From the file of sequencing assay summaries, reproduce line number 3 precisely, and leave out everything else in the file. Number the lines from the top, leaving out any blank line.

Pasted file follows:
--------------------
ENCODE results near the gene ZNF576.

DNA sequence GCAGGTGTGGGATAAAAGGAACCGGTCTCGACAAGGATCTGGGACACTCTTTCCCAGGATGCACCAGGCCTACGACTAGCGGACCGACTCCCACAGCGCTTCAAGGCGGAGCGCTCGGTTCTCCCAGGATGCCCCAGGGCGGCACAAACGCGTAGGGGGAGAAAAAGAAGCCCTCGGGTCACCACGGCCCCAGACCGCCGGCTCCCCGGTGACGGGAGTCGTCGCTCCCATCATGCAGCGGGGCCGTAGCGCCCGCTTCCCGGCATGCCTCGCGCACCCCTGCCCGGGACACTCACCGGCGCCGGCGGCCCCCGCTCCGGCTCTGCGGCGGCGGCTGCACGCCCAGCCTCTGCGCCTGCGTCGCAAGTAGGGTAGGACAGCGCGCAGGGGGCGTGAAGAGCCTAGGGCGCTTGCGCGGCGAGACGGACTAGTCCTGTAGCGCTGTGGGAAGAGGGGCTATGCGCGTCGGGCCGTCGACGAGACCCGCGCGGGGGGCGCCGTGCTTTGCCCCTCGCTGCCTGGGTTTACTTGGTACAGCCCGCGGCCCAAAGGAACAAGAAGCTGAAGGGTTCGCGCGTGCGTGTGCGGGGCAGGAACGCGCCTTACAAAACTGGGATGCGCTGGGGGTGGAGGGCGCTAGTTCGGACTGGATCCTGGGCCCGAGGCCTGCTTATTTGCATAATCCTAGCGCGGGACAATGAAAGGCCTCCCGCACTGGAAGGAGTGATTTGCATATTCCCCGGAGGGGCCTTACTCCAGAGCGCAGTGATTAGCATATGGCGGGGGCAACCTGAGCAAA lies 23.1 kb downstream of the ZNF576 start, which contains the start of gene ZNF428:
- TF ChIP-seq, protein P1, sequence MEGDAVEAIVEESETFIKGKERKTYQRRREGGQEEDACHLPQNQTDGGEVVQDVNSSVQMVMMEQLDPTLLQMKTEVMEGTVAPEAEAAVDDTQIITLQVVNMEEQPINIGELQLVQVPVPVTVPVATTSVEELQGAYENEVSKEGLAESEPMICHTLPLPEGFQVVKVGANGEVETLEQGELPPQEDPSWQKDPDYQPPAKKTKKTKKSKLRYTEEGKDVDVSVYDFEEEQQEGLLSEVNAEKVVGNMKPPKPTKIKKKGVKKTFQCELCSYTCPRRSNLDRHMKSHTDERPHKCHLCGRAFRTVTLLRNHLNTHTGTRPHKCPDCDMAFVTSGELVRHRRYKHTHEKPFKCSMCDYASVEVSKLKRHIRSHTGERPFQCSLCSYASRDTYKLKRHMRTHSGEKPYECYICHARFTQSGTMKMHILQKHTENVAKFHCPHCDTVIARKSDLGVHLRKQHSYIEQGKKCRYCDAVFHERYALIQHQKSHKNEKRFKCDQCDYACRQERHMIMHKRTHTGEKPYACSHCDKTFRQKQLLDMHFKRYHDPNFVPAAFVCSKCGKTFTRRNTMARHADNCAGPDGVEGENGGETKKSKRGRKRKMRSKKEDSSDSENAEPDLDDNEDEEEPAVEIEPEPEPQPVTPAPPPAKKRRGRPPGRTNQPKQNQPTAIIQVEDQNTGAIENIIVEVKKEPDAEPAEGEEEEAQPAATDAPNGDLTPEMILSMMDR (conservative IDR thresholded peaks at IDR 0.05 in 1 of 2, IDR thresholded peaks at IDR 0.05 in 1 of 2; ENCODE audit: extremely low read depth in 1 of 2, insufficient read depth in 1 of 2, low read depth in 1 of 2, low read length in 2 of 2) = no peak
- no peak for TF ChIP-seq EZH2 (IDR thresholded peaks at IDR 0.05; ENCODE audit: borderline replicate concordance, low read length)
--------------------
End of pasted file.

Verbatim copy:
- TF ChIP-seq, protein P1, sequence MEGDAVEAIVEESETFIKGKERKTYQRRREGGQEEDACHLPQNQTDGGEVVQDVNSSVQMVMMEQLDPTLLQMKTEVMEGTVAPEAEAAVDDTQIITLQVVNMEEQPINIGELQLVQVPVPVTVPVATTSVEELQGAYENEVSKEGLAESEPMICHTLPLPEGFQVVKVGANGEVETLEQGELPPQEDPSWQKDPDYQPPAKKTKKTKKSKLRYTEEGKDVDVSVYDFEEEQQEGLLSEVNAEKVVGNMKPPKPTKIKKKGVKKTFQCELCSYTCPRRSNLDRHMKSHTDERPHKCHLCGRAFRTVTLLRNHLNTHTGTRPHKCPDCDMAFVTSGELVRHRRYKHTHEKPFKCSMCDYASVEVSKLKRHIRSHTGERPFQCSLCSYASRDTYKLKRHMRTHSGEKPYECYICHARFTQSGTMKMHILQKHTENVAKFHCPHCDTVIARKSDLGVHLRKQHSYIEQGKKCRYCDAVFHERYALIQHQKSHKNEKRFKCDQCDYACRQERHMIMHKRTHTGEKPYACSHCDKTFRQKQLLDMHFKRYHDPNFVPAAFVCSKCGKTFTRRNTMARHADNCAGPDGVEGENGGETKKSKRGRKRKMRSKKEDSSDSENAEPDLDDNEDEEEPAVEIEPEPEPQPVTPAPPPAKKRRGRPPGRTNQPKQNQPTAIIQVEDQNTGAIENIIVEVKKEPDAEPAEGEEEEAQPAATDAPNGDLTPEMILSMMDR (conservative IDR thresholded peaks at IDR 0.05 in 1 of 2, IDR thresholded peaks at IDR 0.05 in 1 of 2; ENCODE audit: extremely low read depth in 1 of 2, insufficient read depth in 1 of 2, low read depth in 1 of 2, low read length in 2 of 2) = no peak